Chapter 3 in his book is surely one of the most controversial chapters and that means I will have to sketch what he says before I offer my own critique and raise some questions for conversation. Up to this point Bell’s book has been at best mildly controversial; from this point on his controversial points come to the surface.

Bell makes five points about hell, organized by how the Bible talks about hell. First, the Hebrew scriptures (Old Testament) where we find the term Sheol [pit, underworld, etc]. “The Hebrew commentary on what happens after a person dies isn’t very articulated or defined … a bit vague and ‘underworldly’” (67).

Second, Gehenna. He opts for the flippant hell = garbage dump, yes I believe in hell, I believe my garbage goes somewhere. Gehenna is the “town garbage pile.” [Rob’s just wrong here and I’ll get to that below. Also, rule #1 about hell: never be flippant.] Tartarus and Hades. Both are Greek words for the underworld, more or less Jewish substitutes for Sheol.“And that’s it.” 

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6) Rob Bell is not a universalist, and he can’t be if he is as committed to freedom as he says. Now to explain…

The chapter is titled and begins with this question: Does God get what God wants? Of course, this all depends on what “wants” means, and Rob narrows God’s “wants” to his desire, found in 1 Timothy 2:3-4: “This is good, and pleases God our Savior, who wants all people to be saved and to come to a knowledge of the truth.”Others might define God’s “wants” in ways that permit other factors, but this is Rob’s book and this is what he focuses on. He asks some almost facetious questions – like “How great is God?” – meaning is God great if he doesn’t get what he wants and what he wants is the salvation of all. By Rob’s own logic, though, and this needs to be listened to, as this chapter unfolds God doesn’t necessarily get what he “wants”.

Bell opens up the universalism question here, which means that all humans — every last one of them in the past, present and future — will in the end be saved. He quotes passages in the Bible that have both “gospel going to all people” and reconciliation of all themes. The verses can’t be denied. Colossians 1 can’t be ignored: “and through him to reconcile to himself all things, whether things on earth or things in heaven, by making peace through his blood, shed on the cross.” But that’s not the end for Rob Bell in this chapter…

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Bell Rings True: A Review of Rob Bell’s Love Wins

by David Dark in The Other Journal

…As Bell has it, one job of the community that might rightly be called “church” is that of a clarifying, lyricizing, parabling stewardship concerning the mystery of God’s redeeming presence in the world. In this sense, the church names the people who “name, honor, and orient themselves around this mystery. A church is a community of people who enact specific rituals and create specific experiences to keep this word alive in their own hearts, a gathering of believers who help provide language and symbols and experiences for this mystery.”[ii]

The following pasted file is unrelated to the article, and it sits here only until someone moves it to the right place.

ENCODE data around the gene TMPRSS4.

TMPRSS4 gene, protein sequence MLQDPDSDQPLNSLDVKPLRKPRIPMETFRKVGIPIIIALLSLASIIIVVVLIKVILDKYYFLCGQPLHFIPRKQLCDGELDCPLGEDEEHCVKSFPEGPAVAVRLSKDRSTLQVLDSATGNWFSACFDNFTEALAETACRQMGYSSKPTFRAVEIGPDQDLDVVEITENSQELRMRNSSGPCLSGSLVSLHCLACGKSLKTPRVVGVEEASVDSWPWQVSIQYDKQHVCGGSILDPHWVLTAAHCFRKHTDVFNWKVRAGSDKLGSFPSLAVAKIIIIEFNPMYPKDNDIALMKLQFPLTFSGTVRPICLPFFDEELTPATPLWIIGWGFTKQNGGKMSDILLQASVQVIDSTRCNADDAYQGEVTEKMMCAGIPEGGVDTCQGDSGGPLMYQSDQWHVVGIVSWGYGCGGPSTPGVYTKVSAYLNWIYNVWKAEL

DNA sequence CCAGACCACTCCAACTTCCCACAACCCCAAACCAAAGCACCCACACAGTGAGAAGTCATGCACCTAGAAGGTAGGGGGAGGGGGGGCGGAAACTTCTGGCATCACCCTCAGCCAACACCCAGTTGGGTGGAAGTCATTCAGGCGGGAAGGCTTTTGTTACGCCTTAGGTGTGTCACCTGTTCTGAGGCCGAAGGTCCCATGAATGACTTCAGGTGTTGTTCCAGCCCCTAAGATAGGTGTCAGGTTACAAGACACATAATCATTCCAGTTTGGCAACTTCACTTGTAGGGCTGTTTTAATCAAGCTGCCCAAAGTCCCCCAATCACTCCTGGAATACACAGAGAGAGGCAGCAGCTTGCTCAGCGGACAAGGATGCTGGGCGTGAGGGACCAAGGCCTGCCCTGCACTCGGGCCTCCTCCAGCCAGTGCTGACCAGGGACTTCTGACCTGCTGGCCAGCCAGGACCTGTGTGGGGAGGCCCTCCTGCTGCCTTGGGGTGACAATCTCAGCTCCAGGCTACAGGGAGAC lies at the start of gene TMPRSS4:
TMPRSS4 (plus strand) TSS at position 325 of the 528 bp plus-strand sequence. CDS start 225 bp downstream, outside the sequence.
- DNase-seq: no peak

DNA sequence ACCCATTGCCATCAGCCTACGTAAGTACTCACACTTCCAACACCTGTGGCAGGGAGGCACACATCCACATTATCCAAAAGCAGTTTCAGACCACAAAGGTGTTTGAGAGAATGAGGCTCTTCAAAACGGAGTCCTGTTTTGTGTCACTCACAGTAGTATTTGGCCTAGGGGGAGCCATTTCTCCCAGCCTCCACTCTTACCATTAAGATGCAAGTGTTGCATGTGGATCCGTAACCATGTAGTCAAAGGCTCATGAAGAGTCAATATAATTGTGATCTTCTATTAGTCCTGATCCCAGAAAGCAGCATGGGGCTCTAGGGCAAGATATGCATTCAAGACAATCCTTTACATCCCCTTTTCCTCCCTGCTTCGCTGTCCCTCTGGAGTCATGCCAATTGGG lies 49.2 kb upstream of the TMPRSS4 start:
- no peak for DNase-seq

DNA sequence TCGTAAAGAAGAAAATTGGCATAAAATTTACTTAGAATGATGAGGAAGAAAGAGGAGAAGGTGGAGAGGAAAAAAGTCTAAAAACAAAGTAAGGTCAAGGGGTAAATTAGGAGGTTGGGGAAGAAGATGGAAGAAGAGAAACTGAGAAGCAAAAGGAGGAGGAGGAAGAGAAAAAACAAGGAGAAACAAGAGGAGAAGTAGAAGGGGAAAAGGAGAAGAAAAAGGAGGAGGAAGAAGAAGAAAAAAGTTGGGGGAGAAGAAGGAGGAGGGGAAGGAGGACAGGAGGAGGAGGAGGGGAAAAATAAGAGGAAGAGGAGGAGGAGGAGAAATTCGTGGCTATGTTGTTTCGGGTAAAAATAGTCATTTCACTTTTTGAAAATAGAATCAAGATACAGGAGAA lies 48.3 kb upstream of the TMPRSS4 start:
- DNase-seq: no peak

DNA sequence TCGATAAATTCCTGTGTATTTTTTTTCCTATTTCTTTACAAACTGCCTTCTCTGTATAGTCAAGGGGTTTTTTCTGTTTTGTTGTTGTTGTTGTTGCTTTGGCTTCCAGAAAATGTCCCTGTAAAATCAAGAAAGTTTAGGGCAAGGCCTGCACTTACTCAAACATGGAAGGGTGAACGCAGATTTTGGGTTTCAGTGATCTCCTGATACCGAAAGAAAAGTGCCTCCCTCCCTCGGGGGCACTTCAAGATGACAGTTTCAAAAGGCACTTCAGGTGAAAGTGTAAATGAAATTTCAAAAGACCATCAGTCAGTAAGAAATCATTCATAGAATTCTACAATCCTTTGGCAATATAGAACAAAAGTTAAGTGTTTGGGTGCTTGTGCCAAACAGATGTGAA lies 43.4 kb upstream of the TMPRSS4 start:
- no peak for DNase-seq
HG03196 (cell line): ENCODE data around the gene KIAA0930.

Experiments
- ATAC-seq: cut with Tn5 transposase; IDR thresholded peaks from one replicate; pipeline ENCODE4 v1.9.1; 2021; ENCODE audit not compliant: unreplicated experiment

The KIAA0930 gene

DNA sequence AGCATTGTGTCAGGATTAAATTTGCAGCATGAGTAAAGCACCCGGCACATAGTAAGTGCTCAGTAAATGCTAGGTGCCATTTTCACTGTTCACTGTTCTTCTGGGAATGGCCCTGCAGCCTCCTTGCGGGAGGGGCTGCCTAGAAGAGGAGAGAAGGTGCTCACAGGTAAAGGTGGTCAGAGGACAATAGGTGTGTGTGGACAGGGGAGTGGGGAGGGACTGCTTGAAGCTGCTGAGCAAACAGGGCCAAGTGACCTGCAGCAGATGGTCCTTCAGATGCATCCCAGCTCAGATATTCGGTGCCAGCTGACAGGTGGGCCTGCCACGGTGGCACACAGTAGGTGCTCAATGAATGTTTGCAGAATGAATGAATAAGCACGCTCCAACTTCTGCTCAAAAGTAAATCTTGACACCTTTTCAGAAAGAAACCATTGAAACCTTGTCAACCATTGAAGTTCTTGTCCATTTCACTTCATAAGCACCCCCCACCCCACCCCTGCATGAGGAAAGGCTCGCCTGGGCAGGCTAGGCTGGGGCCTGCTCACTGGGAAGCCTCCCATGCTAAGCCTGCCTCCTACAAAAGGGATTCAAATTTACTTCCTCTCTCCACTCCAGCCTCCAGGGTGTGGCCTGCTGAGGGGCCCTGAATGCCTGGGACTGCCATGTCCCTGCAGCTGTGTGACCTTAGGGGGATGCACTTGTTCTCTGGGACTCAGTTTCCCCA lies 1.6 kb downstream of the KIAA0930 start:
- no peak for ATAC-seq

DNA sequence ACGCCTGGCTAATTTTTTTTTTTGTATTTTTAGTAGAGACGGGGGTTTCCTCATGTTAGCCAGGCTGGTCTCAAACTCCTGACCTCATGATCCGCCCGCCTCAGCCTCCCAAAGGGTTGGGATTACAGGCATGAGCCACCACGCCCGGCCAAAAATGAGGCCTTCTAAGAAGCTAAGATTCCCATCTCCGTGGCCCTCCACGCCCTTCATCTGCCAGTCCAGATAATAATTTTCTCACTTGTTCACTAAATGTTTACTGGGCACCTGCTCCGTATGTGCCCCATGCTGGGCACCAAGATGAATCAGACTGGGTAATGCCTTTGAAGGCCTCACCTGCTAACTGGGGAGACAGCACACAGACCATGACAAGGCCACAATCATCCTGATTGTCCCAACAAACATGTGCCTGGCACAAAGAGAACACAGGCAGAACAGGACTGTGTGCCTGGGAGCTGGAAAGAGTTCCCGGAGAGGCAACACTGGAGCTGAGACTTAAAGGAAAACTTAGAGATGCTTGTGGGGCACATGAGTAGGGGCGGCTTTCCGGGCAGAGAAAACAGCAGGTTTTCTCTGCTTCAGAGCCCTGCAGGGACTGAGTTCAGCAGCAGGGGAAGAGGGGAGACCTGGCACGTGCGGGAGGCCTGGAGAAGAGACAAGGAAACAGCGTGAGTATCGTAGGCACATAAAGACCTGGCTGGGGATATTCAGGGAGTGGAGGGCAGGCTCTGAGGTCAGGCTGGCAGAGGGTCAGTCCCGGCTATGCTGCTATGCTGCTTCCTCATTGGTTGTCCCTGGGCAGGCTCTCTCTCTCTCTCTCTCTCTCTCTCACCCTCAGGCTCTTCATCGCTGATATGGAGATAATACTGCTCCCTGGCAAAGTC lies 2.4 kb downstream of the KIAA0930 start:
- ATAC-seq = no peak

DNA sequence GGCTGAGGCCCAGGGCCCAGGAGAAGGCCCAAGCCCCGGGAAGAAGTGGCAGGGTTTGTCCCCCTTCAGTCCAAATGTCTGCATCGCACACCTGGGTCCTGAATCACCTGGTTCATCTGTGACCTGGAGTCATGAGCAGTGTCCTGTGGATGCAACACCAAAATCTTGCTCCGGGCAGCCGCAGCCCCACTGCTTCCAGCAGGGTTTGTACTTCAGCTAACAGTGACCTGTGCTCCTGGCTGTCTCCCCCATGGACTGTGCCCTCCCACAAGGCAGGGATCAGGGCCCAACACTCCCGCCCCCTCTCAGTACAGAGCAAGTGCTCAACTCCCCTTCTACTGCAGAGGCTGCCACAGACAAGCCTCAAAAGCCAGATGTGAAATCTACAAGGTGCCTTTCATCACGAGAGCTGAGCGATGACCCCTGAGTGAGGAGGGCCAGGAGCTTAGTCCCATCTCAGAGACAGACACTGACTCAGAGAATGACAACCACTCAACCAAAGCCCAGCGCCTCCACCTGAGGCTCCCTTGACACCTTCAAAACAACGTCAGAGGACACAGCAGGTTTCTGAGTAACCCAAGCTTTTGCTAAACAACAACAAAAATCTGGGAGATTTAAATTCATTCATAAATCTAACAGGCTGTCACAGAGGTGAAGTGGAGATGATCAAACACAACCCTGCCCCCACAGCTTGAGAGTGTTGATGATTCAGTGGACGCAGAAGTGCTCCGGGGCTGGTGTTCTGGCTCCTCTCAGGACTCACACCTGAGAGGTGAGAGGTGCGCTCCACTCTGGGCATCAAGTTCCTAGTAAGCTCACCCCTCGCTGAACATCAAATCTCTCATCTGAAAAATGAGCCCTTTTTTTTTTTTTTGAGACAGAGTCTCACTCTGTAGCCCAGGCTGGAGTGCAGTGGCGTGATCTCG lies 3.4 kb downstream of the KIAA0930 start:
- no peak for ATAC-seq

In my own witnessing work, I was stuck (or in danger of being stuck) in what Bell terms “an entrance understanding of the gospel” which views it “primarily in terms of entrance rather than joyous participation.[iii] To remain there is to hold to and, more tragically, embody that “cheap view of the world” that is born of  “a cheap view of God.” While there is for some, perhaps inevitably, a developmental stage of this kind in religious formation, it can become what Bell deems “a shriveled imagination.” He observes that “An entrance understanding of the gospel rarely creates good art. Or innovation.”

…against Bell’s critics who could perhaps be forgiven a little for confusing Bell’s advertising for his text, it seems to me that Love Wins is committed to sustaining, clarifying and elaborating upon this pinch. As Bell has it, the question of life’s meaning, its lasting significance, is at the heart of Jesus’ famous exchange with the rich young ruler. How does one “enter life?” Keep the commandments. Bell focuses the conversation: “Another way of saying ‘life in the age to come’ in Jesus’s day was to say ‘eternal life.’ In Hebrew the phrase is olam habah….What must I do to inherit olam habah?…This age, and the one to come, the one after this one.”[iv] Or as he puts it in what I hope might prove to be the book’s most popular soundbite, “Here is the new there.”[v]

Judgment, the decision to be made, the alive and signaling, evangelical pinch isn’t to be deferred. It’s now. Or as Modest Mouse famously puts it, “If you wasted this life, why wouldn’t you waste the afterlife?” Life in the age to come is as inescapably social and ethically laden as this one, only moreso. With Jesus’ counsel to the young man to sell everything he has and give to the poor, we’re given a vision of here and there which is anything but neutral (economically, politically, what have you).  “Heaven also confronts. Heaven, we learn, has teeth, flames, edges, and sharp points. What Jesus is insisting with the rich man is that certain things will not survive in the age to come.”[vi]